I am delighted to provide a guest post written by the Neil Welsh, all about cooking with our children! If you fancy some tips, read on!
Cooking for a family kind of creeps up on us… very, very slowly. One minute kids are demand feeding and then before we know it we find ourselves negotiating with a three year old about how many peas they are going to eat… whilst their sibling keeps getting down from the table to run off somewhere! Kids aren’t like other dinner guests who might join us for a meal, they do not respectfully eat foods that they might not be fond of and they can be brutally harsh in their criticism of even our best culinary efforts. To be fair, who could blame them? More often than not they are human guinea pigs. Very few parents have actually been taught how to cook for kids, we are just expected to kind of adapt what we used to cook and eat from our pre-kid days and making it appealing and nutritious for our new offspring; no easy task. Also, we are expected to understand the psychological warfare of the dinner table. Bribing with food may work in the short term but child psychologists are increasingly warning of the long term implications of rewarding with dessert.
So, how can we make cooking for young kids a success? Try these 10 simple hacks to make life in your kitchen better for all involved:
1. Don’t take things personally. We have all been there; we have lovingly crafted a meal, presented it to our kids only to have them turn up their nose. “How do you know you don’t like it if you have not even tried it!” It is hard but kids are irrational. Some days they will love a meal that the next day they will not even touch. It’s not you, it’s (usually) not your cooking. Take a deep breath and try to remain calm. Being calm is important as something younger kids may decline food as it results in them getting attention. It may be negative attention but it is attention none the less. Ideally, every meal should have an element that you know your child will eat but even if they do not want to eat anything, that is fine. Ensure the child stays at the table whilst everyone else eats (and they will often start eating too) and do not offer an alternative, you are not a short order cook! In general, feeding professionals would encourage parents to look at what the child has eaten over a 24-48 hour period, which is usually plenty. Don’t get blinkered into panicking that your child will become malnourished if they do not eat much of one meal.
2. Be realistic in your cooking. In this world of social media it is easy to see pictures of kids dinner that have been artistically served as a countryside scene with a tractor with homemade falafel wheels. Meals don’t need to be like that. On a day to day basis most parents do not have time for that sh!t. I also think that there is a strong argument that there is no benefit to kids in turning their meals into art. Food should look like food, not an owl. Keep it simple and, even better, have a list of “f#ck it” recipes. These are recipes that we use when we really can’t be bothered to cook. There is no shame in these; again it is important to have a long term eye on a child’s nutrition. Serving pesto pasta, etc. now and again does not make you a bad parent!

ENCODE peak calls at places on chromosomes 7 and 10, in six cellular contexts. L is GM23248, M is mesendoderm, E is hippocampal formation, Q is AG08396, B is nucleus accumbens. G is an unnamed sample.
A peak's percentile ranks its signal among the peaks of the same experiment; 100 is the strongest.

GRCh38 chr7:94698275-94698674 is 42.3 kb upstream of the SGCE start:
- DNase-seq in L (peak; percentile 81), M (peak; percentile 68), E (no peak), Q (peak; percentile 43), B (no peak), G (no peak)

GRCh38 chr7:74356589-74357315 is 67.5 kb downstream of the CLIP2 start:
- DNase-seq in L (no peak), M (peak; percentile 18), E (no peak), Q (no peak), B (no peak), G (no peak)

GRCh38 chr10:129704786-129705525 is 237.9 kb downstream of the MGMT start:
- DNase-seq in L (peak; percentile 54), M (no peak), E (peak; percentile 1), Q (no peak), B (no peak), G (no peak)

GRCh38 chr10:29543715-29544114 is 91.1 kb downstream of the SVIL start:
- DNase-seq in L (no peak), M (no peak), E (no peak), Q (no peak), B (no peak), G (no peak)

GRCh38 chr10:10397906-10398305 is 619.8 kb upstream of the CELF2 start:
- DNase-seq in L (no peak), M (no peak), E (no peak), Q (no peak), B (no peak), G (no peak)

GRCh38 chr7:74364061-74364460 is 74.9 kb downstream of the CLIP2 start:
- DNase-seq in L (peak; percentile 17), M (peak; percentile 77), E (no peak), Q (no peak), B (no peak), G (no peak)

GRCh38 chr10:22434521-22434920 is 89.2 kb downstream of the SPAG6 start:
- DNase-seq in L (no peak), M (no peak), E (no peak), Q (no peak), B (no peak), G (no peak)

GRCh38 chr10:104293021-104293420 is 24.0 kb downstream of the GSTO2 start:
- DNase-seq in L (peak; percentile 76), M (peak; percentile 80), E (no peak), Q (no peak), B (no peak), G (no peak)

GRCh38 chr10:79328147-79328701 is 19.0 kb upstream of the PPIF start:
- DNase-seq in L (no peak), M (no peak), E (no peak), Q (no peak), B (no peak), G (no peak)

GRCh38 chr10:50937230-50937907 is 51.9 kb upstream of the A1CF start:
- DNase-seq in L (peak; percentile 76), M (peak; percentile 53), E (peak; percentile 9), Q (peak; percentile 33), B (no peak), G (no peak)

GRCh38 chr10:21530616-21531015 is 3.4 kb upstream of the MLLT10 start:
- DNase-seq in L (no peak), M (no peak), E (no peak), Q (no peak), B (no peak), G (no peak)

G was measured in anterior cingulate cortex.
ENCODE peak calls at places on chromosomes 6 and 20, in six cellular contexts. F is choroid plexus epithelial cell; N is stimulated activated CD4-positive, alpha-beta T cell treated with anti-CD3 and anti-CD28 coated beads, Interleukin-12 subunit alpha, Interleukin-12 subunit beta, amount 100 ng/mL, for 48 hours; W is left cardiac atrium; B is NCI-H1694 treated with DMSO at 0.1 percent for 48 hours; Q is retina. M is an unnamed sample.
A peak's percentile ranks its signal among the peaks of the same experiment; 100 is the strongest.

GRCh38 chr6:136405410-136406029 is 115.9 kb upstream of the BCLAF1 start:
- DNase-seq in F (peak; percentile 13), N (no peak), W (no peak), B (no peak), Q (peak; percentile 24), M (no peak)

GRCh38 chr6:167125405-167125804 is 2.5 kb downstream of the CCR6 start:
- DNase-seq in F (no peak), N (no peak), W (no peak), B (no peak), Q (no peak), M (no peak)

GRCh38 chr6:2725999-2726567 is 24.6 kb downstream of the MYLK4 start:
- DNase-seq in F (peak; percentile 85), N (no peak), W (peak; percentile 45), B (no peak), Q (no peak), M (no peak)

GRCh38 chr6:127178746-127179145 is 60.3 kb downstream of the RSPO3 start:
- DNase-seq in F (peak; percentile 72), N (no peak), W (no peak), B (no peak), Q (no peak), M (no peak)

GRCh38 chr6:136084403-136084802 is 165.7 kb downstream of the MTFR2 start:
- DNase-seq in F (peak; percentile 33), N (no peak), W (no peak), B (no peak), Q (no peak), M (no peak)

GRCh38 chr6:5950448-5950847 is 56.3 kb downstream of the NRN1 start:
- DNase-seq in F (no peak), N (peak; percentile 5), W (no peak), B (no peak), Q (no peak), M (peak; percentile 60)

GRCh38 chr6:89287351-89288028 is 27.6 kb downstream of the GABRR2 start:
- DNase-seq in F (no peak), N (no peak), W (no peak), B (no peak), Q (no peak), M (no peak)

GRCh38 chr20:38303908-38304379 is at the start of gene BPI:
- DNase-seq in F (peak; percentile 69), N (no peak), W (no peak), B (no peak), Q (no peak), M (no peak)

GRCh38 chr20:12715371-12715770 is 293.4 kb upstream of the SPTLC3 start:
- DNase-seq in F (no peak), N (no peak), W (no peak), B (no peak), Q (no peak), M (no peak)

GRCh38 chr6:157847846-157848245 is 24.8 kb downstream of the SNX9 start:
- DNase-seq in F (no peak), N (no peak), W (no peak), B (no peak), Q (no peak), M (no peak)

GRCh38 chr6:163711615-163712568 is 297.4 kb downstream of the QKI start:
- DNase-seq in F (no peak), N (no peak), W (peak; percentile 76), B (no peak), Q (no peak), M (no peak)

3. Use speed hacks. When it comes to actually cooking, cheat as much as possible. Little time savings tricks can add up and also make more complicated recipes seem less daunting. Buy pre-chopped garlic and ginger and keep them in the fridge. Keep loads of frozen vegetables in the freezer. Batch cook sauces and stocks and keep them in the freezer. Bag up and freeze leftovers for quick meals later. Spend a bit of money on simple kitchen gadgets that can save time and money. A burger press can make amazing burgers quickly and cheaply, a mandolin can speed up your chopping and make veg more interesting. Have simple “go to” slow cooker / one pot recipes.
4. Meal plan. Planning your meals can also save you time and money. Work out the number of meals that you need for the week, plan that number with a variety of meat, fish and veg meals and have those in the fridge ready to go. Don’t plan specific days, eat them in the order you want, meals are much more enjoyable that way. Don’t eat a curry on a Tuesday just because you thought it was a good idea on Sunday! Also keep a well stocked cupboard and a rolling shopping list to replenish anything that you might have used up.